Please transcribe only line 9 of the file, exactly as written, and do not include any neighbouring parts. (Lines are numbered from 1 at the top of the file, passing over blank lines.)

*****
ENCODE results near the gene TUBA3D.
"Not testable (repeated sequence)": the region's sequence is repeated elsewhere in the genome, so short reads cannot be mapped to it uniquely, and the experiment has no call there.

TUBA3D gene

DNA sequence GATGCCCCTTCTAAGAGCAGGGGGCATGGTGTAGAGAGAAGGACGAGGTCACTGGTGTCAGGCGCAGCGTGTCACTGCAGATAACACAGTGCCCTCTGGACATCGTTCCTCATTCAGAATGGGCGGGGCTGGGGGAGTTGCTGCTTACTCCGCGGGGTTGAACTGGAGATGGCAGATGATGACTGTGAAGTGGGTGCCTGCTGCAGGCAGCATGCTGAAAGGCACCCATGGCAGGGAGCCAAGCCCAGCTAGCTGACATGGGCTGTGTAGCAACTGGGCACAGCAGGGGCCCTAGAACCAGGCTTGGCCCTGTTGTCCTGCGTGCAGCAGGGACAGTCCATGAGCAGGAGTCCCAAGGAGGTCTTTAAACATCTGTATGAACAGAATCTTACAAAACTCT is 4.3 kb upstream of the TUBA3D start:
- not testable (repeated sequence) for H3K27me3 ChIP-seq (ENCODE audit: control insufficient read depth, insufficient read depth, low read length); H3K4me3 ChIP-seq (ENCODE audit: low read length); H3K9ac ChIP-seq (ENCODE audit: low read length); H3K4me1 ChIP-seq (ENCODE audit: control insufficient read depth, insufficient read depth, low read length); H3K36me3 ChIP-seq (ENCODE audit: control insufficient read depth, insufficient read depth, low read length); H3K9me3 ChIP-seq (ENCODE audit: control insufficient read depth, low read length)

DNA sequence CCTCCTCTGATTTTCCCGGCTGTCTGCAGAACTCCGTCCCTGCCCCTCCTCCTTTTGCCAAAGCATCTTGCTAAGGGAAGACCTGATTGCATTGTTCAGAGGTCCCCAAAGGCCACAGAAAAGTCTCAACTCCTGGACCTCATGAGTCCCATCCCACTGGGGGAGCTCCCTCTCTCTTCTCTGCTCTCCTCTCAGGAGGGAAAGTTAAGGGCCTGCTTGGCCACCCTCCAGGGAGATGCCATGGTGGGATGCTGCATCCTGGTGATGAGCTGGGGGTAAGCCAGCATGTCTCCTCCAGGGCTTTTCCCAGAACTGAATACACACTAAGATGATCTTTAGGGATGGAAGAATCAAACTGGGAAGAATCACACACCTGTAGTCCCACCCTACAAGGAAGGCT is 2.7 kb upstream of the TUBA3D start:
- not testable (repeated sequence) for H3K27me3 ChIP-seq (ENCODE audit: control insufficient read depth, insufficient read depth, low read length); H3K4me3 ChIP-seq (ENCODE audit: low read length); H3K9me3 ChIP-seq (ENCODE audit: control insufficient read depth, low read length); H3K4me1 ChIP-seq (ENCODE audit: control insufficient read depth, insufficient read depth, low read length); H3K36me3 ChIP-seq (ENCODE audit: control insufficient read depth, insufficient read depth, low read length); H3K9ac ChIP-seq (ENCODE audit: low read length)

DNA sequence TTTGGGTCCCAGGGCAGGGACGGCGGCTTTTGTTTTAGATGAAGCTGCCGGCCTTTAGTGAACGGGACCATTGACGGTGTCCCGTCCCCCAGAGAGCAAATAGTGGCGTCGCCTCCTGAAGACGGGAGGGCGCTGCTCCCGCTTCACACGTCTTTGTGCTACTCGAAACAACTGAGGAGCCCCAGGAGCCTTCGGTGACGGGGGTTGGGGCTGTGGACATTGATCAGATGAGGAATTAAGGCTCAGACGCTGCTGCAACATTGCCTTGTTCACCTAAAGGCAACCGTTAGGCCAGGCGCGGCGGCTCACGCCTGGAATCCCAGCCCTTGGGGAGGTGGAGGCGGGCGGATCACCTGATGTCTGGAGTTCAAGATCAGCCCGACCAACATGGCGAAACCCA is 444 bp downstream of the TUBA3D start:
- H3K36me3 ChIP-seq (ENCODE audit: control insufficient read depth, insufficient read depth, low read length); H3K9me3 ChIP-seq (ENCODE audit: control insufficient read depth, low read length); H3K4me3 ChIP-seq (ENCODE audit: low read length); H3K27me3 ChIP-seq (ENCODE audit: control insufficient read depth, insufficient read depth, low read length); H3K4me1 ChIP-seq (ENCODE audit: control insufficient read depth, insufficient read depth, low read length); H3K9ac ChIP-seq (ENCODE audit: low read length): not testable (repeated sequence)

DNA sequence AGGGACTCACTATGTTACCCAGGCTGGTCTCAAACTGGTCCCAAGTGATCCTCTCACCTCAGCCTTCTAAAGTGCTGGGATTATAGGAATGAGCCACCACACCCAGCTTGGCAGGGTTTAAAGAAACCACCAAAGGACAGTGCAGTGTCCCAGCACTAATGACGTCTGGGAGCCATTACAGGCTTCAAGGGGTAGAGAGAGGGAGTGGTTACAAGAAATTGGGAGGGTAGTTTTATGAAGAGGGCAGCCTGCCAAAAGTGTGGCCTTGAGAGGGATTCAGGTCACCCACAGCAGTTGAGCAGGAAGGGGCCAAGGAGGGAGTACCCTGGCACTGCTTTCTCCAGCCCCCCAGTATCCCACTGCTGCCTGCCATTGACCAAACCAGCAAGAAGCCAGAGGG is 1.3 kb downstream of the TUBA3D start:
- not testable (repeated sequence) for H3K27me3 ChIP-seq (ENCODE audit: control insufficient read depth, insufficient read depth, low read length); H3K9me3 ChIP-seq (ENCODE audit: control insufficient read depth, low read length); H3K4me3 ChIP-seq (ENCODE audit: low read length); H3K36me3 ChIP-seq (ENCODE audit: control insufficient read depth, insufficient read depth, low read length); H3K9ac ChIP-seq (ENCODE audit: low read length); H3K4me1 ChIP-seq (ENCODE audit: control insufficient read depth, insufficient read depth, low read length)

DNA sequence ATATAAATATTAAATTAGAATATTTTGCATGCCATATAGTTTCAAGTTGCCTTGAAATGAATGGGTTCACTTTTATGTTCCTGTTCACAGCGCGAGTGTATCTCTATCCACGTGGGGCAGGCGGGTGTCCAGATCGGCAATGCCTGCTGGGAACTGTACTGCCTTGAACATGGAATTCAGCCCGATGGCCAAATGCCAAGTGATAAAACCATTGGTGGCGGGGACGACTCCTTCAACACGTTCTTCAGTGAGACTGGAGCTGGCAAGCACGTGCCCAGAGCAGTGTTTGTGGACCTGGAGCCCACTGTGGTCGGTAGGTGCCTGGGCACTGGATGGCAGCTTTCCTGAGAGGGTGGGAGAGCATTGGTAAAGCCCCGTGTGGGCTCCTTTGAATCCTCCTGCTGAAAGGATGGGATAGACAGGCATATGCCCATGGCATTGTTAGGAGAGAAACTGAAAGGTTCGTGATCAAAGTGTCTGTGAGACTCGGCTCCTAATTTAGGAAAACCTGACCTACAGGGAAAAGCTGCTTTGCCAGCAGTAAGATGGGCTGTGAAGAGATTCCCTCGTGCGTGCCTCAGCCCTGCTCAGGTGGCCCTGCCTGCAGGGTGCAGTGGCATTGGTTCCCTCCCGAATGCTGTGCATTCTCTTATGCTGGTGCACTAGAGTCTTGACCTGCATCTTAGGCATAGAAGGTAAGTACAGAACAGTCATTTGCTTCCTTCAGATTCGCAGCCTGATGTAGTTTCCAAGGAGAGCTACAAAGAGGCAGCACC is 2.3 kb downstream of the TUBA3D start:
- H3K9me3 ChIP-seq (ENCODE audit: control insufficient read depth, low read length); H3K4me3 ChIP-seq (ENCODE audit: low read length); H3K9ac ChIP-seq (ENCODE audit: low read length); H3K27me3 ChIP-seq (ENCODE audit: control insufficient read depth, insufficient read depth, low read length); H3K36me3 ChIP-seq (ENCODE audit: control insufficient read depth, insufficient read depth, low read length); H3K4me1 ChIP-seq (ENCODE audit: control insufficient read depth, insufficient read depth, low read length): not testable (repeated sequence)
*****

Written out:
- H3K36me3 ChIP-seq (ENCODE audit: control insufficient read depth, insufficient read depth, low read length); H3K9me3 ChIP-seq (ENCODE audit: control insufficient read depth, low read length); H3K4me3 ChIP-seq (ENCODE audit: low read length); H3K27me3 ChIP-seq (ENCODE audit: control insufficient read depth, insufficient read depth, low read length); H3K4me1 ChIP-seq (ENCODE audit: control insufficient read depth, insufficient read depth, low read length); H3K9ac ChIP-seq (ENCODE audit: low read length): not testable (repeated sequence)